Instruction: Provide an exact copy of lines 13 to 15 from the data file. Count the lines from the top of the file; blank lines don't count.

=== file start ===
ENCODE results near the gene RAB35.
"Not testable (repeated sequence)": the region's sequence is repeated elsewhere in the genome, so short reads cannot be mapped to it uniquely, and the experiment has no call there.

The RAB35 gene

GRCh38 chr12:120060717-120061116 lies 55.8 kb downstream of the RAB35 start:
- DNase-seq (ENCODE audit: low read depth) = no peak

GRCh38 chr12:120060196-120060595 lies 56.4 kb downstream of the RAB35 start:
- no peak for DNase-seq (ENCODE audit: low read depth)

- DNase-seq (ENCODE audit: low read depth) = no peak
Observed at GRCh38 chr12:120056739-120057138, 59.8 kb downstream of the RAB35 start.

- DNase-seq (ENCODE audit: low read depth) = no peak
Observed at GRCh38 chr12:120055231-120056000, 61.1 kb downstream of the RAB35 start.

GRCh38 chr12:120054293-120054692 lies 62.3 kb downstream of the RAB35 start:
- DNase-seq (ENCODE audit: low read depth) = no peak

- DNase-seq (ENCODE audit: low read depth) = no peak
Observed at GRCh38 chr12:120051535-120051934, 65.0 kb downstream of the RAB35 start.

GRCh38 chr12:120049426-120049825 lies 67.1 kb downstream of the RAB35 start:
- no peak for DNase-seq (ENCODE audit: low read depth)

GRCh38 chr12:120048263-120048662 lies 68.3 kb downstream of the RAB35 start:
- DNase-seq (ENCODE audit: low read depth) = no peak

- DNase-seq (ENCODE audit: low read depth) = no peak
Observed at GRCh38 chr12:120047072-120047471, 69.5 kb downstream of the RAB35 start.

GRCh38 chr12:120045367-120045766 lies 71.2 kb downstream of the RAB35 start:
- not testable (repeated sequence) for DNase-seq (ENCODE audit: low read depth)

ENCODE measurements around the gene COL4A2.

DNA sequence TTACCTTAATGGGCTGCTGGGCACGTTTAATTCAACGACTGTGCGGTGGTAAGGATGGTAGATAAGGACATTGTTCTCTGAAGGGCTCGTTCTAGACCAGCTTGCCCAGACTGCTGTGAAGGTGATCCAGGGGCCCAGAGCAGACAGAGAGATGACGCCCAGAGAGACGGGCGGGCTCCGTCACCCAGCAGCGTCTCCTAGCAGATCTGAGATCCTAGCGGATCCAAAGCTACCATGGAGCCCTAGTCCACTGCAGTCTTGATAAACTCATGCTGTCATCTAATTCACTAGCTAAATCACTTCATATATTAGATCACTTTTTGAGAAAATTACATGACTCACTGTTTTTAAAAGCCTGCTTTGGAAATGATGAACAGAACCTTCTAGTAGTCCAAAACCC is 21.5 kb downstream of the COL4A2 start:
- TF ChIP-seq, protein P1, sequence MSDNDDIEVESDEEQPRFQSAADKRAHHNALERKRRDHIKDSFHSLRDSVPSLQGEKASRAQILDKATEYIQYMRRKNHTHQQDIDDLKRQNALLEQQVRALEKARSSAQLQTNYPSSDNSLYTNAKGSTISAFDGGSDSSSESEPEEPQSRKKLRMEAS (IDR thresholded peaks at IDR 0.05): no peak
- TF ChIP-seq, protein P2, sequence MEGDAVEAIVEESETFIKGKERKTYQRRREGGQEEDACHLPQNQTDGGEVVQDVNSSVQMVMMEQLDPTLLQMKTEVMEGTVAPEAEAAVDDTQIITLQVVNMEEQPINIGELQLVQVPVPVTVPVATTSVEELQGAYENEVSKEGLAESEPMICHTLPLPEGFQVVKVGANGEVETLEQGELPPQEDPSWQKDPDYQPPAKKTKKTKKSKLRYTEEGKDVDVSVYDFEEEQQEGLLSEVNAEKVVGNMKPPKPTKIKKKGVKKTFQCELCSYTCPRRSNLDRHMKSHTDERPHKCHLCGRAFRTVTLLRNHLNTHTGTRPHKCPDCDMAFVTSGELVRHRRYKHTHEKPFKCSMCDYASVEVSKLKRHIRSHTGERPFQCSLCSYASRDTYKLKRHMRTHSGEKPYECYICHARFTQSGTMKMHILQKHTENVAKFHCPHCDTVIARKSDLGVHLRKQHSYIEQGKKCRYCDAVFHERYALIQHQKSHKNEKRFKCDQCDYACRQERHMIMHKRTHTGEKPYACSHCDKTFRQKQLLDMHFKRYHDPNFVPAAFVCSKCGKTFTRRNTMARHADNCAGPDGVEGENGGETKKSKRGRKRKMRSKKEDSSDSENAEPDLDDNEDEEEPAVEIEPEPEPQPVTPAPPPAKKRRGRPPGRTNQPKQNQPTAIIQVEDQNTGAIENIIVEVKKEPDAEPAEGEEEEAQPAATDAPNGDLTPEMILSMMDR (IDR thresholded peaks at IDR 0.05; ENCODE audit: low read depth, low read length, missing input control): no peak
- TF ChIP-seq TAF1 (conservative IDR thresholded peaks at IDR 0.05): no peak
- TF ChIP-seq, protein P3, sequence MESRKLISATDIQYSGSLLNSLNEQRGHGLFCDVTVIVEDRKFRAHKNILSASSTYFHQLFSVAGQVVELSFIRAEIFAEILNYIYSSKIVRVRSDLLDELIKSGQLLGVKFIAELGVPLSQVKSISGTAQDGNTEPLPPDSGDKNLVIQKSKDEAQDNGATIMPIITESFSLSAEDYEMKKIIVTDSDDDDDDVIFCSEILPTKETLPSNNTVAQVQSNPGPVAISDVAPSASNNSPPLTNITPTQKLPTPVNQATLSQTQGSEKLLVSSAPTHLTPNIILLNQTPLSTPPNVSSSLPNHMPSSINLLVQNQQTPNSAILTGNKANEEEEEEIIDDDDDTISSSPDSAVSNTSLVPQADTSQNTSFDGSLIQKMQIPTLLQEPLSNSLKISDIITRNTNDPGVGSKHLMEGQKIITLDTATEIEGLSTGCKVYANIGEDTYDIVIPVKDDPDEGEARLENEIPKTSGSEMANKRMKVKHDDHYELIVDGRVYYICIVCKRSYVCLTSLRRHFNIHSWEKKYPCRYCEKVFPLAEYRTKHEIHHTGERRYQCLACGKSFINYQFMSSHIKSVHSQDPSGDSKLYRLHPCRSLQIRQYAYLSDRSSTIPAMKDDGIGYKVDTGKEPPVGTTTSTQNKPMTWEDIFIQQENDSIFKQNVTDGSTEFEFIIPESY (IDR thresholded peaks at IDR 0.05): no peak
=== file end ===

- DNase-seq (ENCODE audit: low read depth) = no peak

- DNase-seq (ENCODE audit: low read depth) = no peak
Observed at GRCh38 chr12:120051535-120051934, 65.0 kb downstream of the RAB35 start.